Thursday, 20 December 2012

The process of osmosis

The process of osmosis
19 December 2012

I suspect that kids learn the most by observing.  Lucky for us, they don’t just observe from us.  Their horizons are bigger, wider and stretch further.  They find inspiration from all over.

And for the most part, this is a wonderful thing.  I mean, it stands to reason, that the more teachers you have, the more vast and diverse your knowledge base will be.  But while this is all fair and well in theory, what happens in practice?

Well, that is an entirely different matter altogether.  All of a sudden, you might find your teaching skills as a parent, usurped by those of Snoop Dogg,  You know Snoop Dogg – big skinny dude.  Calls’s everyone “ho’s” and “bitches”.  Wears his pants around his ankles.  Covered in tattoos and bling-bling jewellery.  Big time into recreational drugs, swearing and the like.  A real stand-up guy.  Just the type you want to have around for Sunday lunch when granny’s visiting.  Hey, I’m not saying his music is not great.  I just worry about him being a role model.

And of course, the irony then is that he’s actually the one you really want.  The lesser of two evils.  Well, at least he’s the lesser as opposed to Lady Gaga.  A lovely homely girl.  Tends to drape herself in raw meat.  Serious!  She wore a very fetching little ensemble the other day, made entirely from meat.  Probably chops and steak.  More than likely she a vegetarian and she simply don’s the meat dress in protest against the trampling of toads in the Amazon.  Or some equally odd reason.  Then there’s Rihanna who got beaten up by her boyfriend.  Britney Spears who beat up a journalist with her umbrella no less.  And so the list of musical “teachers” go on.

If your kids are into sport and they find a sport’s hero or star they would like to emulate, you have struck gold.  Sporting stars are normally level headed and hard-working people.  They are dedicated to their profession, put in exceptionally long hours, look after their bodies physically, are disciplined, make many sacrifices for their sporting careers and have self-discipline.  Unless their sporting hero is Lance Armstrong of course, who succumbed to doping as a quick fix to keep on winning.  Or it’s Hansie Cronje, who gave in to match fixing pressures.  Or it is Joost van der Westhuizen (no disrespect meant to his terrible and debilitating subsequent illness), who had the terrible misfortune to be caught on camera with a pair of skanky holey undies, indulging in a bit of extra-marital curricular activities.  Because if your kids have learnt some lessons from these “awesome” sporting teachers, you’re in a spot of trouble too.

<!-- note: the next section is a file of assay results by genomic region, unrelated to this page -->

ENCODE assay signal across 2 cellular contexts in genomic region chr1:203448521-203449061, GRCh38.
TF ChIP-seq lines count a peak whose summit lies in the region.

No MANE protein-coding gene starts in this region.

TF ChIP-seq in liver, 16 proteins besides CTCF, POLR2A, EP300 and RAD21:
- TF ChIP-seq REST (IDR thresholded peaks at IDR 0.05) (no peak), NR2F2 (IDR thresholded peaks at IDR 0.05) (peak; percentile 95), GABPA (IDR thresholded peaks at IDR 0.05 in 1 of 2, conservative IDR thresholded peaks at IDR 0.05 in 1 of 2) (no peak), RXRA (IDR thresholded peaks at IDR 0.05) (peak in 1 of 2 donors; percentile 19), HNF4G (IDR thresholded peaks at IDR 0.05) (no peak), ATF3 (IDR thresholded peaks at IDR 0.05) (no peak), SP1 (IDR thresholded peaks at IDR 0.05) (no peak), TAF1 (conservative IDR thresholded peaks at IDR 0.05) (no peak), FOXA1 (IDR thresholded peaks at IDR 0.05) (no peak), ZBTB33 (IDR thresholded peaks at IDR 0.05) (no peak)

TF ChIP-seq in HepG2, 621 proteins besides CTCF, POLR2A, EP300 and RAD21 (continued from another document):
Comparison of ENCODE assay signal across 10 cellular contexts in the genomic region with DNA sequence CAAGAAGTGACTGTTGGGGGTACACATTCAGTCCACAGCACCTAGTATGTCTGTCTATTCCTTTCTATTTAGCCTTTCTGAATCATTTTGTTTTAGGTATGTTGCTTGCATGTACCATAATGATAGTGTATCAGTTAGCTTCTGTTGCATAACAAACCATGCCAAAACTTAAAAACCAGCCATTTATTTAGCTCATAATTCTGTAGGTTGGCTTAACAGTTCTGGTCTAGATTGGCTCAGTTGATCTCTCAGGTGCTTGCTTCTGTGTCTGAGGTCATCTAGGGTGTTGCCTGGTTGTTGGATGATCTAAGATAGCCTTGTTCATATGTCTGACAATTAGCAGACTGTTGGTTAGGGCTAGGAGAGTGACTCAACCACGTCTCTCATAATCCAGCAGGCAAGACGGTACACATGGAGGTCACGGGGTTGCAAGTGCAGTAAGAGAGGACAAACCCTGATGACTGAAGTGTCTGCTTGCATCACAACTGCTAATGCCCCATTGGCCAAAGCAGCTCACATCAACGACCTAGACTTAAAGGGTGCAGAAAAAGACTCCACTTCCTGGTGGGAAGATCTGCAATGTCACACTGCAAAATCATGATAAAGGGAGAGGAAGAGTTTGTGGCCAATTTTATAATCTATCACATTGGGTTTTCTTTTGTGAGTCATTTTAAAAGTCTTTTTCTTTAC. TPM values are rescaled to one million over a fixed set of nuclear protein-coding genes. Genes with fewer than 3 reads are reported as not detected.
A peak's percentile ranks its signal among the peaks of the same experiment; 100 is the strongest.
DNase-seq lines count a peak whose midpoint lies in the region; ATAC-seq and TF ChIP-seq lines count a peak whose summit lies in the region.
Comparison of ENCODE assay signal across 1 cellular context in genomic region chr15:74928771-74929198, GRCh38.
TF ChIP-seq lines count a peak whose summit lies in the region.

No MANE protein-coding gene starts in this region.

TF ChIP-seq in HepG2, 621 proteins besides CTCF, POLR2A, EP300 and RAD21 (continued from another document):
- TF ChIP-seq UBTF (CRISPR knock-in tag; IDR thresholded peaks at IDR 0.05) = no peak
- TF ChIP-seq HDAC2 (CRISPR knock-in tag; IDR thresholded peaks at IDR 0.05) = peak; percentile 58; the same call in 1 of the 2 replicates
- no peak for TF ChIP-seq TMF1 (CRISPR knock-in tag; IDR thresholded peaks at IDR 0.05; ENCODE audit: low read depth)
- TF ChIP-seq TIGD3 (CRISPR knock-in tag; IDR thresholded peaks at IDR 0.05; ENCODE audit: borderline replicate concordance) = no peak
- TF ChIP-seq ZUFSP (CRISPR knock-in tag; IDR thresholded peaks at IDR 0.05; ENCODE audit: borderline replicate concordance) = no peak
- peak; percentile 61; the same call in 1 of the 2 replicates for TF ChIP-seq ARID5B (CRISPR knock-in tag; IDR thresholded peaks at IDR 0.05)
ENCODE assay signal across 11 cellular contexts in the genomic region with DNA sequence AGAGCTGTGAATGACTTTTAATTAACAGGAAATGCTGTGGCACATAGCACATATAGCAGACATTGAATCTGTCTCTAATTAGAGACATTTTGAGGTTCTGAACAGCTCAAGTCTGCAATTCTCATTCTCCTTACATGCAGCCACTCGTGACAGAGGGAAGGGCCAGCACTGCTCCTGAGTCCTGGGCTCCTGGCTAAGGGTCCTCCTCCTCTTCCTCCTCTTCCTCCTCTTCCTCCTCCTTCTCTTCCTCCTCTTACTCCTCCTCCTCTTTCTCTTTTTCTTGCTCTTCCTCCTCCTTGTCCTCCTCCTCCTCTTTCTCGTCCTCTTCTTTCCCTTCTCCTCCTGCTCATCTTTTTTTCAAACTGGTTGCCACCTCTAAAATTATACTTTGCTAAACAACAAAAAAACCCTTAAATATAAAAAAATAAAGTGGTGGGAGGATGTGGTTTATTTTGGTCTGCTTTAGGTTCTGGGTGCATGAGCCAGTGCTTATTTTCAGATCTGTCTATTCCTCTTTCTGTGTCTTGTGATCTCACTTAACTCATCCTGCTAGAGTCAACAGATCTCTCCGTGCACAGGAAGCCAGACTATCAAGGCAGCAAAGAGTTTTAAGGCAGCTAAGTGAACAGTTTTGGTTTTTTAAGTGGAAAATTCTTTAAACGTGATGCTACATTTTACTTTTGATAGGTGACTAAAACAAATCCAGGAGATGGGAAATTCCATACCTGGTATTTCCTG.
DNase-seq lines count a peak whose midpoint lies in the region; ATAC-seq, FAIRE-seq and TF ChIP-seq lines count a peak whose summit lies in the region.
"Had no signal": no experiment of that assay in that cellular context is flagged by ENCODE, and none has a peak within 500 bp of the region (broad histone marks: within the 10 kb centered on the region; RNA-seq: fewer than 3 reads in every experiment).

So, I’m thinking, that the best we can hope for is osmosis.  You know osmosis – the process whereby water moves through a partially permeable cell membrane from a low area of concentration, to a high area of concentration.  And here is the clincher – partially permeable.  Which in this instance, translates as internalising and accepting the good and pure, and discarding the waste.  Because if that is the case, then what they will learn from Snoop Dogg, is that “ho’s” and “bitches” aside, he is a family man.  Who loves his wife and kids passionately and is terribly protective over them and that he loves them with everything in him.  That Lady Gaga, though extremely odd on the outside, has a very good heart.  That she has adopted many, many causes and fights for them and does a lot of good in the world.  In fact one of her pet causes is the fight against bullying in schools and she has put millions of her own money into educating kids and providing support for kids that are being bullied.  She is the voice of the downtrodden and often misunderstood, different kids out there.  That Britney Spears fought for her privacy – not only for herself but also for her kids.  That Rihanna might have suffered from domestic violence at the hands of her boyfriend, but that she stood up to him and left him.

That Lance Armstrong is more than just a fallen sports star who made a bad choice.  He is the poster person for fighting and overcoming testicular cancer – a very delicate issue.  That he did a lot of good in his time and was a sports ambassador and gave inspiration and hope to many.  That Hansie Cronje made a bad choice.  But that he admitted it and took it like a man.  That he faced public humiliation, yet still held his head high.  That Joost has turned his life around.  That he made a mistake, but we all do.  That he apologised and said he was sorry.  That he forgave himself.  That he doesn’t give up and will keep on fighting his terrible illness – not only for himself, and the many people that he has taken under his wing, but also for his kids. 

But apart from pinning a lot of hope on the process of osmosis, I am also pinning a lot of hope on the process of reverse osmosis.  Because just as my kids are hopefully learning from me, they are simultaneously teaching me too.  Their wisdom and knowledge is passing through them to me.  How fortunate am I to have three young teachers living in my home.  Blessed for sure.

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